The EU has demanded rapid payment of £1.7 billion from the UK because the economy has done better than predicted. Some of this is because the prostitution market is now considered as part of our national accounts, contributing an extra £5.3 billion to GDP at 2009 prices, which is 0.35% of GDP – half that of agriculture. But is this a reasonable estimate?
This £5.3 billion figure was assessed by the Office of National Statistics in May 2014 based on the following assumptions, derived from this analysis. To quote the ONS:
• Number of prostitutes in UK: 61,000
• Average cost per visit: £67
• Clients per prostitute per week: 25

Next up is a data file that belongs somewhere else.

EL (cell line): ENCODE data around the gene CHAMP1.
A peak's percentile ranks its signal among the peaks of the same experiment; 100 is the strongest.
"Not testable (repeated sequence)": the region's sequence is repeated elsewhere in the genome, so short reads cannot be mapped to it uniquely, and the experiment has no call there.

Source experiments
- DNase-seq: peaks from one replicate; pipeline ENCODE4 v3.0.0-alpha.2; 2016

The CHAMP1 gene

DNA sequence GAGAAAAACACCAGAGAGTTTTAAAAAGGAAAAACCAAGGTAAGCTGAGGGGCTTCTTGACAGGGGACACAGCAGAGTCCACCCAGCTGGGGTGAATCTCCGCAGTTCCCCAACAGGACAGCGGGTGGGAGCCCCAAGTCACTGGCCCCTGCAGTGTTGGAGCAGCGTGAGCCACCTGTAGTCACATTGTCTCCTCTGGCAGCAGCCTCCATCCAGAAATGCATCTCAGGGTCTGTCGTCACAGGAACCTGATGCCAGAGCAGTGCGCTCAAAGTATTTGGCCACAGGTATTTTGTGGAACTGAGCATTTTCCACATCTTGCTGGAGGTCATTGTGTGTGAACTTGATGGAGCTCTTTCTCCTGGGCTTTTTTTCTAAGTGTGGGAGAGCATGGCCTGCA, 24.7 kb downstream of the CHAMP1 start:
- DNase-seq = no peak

• Number of weeks worked per year: 52
Multiply these up and you get £5.3 billion at 2009 prices, which is around £5.7 billion now.
This assessment has been severely questioned. Brooke Magnanti, aka blogger Belle de Jour, reckoned it might be ten times too high. In contrast others have said it should be £9 billion as it ignores male prostitution. Another blogger, Jolyon, who writes for Tax Relief 4 Escorts and who claims a maths degree from Cambridge, did a detailed critique. He points out the flaws in the survey on which the 61,000 is based, and claims the assumed workload is too high and that the cost per visit (which the ONS based on PunterNet) seems too low: it is somewhat ironic that the ONS use an information source that a previous minister, Harriet Harman, tried to shut down.